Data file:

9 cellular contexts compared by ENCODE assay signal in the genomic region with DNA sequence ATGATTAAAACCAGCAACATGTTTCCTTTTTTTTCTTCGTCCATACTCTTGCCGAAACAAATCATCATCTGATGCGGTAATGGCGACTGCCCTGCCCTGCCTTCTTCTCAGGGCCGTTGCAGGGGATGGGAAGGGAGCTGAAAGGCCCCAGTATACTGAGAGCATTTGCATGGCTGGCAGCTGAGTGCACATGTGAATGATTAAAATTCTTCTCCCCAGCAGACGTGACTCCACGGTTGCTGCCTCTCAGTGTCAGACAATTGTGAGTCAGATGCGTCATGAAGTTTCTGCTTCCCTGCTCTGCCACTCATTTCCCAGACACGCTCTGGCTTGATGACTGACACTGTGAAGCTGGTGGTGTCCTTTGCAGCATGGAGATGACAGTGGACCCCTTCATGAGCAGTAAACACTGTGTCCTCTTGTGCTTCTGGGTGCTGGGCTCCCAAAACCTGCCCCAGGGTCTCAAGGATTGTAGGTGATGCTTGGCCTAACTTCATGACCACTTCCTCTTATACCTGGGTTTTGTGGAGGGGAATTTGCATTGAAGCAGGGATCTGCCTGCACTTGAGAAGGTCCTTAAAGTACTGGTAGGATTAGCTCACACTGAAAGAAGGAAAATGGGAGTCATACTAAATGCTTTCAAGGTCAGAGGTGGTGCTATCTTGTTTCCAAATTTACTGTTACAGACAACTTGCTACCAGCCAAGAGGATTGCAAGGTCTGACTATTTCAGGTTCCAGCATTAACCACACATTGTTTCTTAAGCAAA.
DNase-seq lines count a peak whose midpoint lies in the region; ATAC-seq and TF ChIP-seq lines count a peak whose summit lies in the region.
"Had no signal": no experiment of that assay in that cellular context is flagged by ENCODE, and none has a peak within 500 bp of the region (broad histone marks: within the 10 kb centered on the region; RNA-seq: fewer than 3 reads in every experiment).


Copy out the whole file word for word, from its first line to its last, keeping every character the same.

9 cellular contexts compared by ENCODE assay signal in the genomic region with DNA sequence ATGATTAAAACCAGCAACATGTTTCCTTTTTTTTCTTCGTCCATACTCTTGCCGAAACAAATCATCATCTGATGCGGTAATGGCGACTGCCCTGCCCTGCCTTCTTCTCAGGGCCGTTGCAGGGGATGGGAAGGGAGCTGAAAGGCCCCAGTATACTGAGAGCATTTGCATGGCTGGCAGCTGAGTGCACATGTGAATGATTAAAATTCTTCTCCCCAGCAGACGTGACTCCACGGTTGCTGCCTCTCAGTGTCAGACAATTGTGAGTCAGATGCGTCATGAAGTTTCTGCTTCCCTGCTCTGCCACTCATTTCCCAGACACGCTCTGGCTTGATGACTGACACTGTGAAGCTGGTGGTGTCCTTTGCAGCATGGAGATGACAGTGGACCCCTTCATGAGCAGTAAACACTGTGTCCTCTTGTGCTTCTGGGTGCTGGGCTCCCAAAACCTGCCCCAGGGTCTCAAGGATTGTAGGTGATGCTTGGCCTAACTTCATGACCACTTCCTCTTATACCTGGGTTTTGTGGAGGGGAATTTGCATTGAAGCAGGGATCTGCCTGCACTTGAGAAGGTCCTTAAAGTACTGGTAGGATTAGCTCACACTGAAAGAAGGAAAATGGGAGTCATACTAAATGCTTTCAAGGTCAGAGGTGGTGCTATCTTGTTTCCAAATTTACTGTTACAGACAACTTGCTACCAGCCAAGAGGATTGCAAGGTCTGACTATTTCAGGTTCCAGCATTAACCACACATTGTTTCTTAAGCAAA.
DNase-seq lines count a peak whose midpoint lies in the region; ATAC-seq and TF ChIP-seq lines count a peak whose summit lies in the region.
"Had no signal": no experiment of that assay in that cellular context is flagged by ENCODE, and none has a peak within 500 bp of the region (broad histone marks: within the 10 kb centered on the region; RNA-seq: fewer than 3 reads in every experiment).